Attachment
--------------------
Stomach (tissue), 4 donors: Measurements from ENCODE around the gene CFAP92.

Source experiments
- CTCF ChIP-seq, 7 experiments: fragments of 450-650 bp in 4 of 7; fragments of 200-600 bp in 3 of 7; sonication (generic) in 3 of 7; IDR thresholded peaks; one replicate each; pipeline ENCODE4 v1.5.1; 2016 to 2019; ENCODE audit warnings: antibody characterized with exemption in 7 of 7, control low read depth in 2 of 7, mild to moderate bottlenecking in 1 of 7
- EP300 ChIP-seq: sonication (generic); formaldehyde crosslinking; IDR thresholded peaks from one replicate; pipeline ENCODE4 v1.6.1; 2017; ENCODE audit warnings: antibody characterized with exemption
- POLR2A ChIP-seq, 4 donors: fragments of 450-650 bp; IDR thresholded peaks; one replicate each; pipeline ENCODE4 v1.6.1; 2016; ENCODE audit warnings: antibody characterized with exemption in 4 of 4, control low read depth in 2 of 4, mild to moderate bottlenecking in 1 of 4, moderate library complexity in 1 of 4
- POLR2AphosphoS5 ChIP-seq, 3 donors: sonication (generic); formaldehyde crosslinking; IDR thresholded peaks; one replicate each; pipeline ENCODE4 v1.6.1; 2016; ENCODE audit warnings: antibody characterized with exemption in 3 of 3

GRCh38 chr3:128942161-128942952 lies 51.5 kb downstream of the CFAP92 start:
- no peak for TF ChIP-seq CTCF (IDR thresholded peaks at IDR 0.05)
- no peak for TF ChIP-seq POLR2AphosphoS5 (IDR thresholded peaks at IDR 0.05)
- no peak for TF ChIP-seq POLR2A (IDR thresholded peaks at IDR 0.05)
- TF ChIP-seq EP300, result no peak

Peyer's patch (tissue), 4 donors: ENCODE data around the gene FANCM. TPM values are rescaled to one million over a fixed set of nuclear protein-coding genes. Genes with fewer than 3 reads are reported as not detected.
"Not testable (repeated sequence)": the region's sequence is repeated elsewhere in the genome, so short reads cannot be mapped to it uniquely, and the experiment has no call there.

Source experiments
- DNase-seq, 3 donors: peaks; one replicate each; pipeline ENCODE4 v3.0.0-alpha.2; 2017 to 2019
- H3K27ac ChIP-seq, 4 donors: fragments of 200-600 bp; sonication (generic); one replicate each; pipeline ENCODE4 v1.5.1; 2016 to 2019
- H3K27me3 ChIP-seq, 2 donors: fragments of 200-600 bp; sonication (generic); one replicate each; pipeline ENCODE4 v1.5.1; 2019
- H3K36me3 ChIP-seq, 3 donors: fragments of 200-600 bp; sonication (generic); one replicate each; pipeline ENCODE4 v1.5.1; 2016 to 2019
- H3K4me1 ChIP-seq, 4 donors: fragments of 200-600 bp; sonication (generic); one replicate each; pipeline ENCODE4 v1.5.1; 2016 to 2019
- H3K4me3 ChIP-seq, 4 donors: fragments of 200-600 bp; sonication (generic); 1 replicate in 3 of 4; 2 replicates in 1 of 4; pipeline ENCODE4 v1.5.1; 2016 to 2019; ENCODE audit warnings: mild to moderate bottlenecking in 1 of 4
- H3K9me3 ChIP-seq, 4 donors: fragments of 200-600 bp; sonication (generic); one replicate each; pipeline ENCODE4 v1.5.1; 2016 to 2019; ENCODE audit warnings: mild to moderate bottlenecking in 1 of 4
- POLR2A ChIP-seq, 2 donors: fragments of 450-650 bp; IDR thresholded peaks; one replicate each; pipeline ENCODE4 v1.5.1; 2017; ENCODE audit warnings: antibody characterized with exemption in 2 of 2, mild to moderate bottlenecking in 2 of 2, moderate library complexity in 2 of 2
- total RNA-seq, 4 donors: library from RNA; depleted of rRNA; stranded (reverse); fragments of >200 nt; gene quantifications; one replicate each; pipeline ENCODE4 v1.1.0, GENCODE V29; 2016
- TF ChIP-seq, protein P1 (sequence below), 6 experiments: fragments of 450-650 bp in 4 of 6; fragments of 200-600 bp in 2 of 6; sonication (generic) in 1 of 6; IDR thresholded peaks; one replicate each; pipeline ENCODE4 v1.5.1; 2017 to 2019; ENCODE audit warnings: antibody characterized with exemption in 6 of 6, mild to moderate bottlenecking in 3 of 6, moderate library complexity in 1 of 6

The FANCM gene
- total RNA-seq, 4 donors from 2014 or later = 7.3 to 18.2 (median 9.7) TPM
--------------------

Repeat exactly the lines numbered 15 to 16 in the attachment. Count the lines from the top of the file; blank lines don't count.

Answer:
- DNase-seq, 3 donors: peaks; one replicate each; pipeline ENCODE4 v3.0.0-alpha.2; 2017 to 2019
- H3K27ac ChIP-seq, 4 donors: fragments of 200-600 bp; sonication (generic); one replicate each; pipeline ENCODE4 v1.5.1; 2016 to 2019